Russia to join EU-led ExoMars Red Planet expedition
The mission will drill 30 times deeper beneath the surface of
Mars than the currently operating Curiosity rover, reaching a depth
of approximately six-and-a-half feet (two meters).
Russia will supply the mission with two Proton-M rocket
carriers, and facilitate launches from the Baikonur site in
Kazakhstan. Russian scientists are also engaged in creating
scientific instruments for the mission, including a landing
platform for the rover, which will be carried by a Russian descent
The first stage of the mission will involve sending a Trace Gas Orbiter (TGO) to Mars in 2016 to analyze gas in the planet’s atmosphere; scientists are hoping to find regions rich in methane, which could signal the existence of life on Mars, though it may also be produced by geochemical activity.
The Entry, Descent and Landing Demonstrator Module (EDM) will also be sent to Mars in 2016. EDM is a device with no other purpose except testing the landing process, as ESA has never sent a rover to Mars.
The second stage of the ExoMars mission involves landing a rover
on the planet’s surface in 2018: “It is lighter than Curiosity,
but very interesting. The rover is made by ESA and contains a
drilling device, able to go two meters deep into the Martian
ground,” said Lev Zelyony, director of the Institute of Space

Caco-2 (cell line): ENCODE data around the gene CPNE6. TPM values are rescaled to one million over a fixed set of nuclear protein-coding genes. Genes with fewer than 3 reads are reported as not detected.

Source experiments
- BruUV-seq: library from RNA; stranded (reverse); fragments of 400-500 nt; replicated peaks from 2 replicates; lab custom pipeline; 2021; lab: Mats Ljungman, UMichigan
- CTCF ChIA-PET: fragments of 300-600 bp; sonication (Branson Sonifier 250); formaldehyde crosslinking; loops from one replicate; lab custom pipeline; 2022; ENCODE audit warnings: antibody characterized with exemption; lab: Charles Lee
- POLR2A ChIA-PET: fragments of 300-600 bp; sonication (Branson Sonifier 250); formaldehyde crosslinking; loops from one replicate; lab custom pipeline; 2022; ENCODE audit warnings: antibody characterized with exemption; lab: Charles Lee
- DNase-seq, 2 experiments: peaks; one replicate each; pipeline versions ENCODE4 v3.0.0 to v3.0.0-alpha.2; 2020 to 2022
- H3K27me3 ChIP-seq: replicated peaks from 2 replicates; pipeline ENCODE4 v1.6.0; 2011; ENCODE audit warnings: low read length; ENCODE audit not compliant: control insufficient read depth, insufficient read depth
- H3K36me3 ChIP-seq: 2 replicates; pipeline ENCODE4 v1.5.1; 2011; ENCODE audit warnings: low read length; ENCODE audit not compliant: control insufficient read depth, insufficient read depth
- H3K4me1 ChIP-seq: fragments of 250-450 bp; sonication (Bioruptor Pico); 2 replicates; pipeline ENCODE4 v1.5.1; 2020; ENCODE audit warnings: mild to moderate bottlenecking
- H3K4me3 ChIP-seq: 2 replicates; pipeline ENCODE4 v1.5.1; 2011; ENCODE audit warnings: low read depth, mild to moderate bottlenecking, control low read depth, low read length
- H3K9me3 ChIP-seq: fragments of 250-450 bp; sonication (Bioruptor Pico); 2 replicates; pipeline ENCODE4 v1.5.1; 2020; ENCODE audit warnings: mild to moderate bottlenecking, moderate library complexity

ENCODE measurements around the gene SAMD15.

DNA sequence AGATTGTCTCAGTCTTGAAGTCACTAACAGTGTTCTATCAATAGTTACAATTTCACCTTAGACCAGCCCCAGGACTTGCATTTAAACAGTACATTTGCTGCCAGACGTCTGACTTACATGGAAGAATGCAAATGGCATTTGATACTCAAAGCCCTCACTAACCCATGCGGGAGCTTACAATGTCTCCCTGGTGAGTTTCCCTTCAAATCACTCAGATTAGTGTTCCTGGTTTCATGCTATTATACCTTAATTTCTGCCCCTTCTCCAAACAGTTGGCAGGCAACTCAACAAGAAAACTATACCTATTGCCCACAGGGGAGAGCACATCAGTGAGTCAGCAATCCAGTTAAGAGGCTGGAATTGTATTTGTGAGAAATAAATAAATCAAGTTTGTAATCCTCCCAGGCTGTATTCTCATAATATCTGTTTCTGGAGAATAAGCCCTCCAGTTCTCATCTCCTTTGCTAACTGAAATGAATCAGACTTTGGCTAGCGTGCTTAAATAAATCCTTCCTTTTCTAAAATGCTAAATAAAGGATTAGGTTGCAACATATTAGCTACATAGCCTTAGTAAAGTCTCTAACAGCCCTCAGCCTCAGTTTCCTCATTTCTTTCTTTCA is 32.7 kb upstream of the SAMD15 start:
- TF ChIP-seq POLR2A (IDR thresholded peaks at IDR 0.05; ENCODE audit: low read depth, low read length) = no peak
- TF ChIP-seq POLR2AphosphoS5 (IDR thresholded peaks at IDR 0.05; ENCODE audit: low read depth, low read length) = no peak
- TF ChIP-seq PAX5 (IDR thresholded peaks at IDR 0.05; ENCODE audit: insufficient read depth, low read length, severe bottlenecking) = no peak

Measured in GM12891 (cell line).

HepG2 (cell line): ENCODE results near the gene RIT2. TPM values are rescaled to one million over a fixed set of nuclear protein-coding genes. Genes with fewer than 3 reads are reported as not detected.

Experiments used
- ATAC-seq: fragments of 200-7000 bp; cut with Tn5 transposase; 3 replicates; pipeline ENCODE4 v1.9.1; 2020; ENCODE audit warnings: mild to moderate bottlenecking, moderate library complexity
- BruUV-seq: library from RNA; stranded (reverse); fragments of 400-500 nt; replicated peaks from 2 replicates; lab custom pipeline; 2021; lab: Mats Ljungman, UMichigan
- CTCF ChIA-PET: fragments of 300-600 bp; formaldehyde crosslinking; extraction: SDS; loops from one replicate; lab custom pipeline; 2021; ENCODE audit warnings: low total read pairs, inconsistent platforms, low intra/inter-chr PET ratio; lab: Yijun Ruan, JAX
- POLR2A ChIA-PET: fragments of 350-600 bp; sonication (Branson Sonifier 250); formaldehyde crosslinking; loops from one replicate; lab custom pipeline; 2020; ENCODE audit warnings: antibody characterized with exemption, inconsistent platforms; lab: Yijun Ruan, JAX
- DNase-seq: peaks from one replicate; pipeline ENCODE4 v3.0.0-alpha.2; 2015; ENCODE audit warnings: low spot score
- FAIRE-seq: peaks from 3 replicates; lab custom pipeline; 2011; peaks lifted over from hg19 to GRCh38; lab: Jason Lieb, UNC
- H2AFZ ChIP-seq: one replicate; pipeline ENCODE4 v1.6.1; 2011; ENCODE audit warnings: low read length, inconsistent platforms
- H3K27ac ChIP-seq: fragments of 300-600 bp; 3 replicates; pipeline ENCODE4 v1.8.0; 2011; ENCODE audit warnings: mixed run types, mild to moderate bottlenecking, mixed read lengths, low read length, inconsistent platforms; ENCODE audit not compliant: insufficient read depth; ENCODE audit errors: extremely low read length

Research of the Russian Science Academy, according to Voice of
The rover will also study the surface of Mars to unearth conditions on the planet that could endanger future missions – powerful dust storms, extreme temperatures and radiation could all pose risks.
In February, Curiosity drilled a hole about 7 centimeters deep in the Martian surface.
The US had initially planned to be Europe’s partner in the ExoMars mission. However, NASA withdrew from the project in 2011 after failing to secure enough funding.
The EU has already spent more than 400 million euro on ExoMars.
Russia was initially asked to provide the rocket carriers, but Moscow said it would only participate in the project as equal partner; the two parties have been negotiating the deal since 2011. Russian scientists quickly secured some of the funding from Roscosmos, and have already begun work on research devices for TGO. The Thursday agreement was required for Russia to provide further financing for the project.
Mars exploration has long been high on Russian space researchers’ agenda.
In 2010 and 2011, Russia carried out the Mars-500 experiment: A group of six volunteers were
locked inside a simulated spacecraft at the Institute of Biomedical
Problems in Moscow for 520 days – the time it would take to go to
Mars and back.
The Institute of Space Research also plans to restart the failed Phobos-Grunt mission in the next 10 years. It was initially launched in 2011, and was supposed to travel to a Martian moon and bring back soil samples, but the spacecraft ended up crashing back to Earth.
In 15 years, Russian scientists plan to undertake a ‘Mars Sample Return’ project, delivering Martian soil samples back to Earth.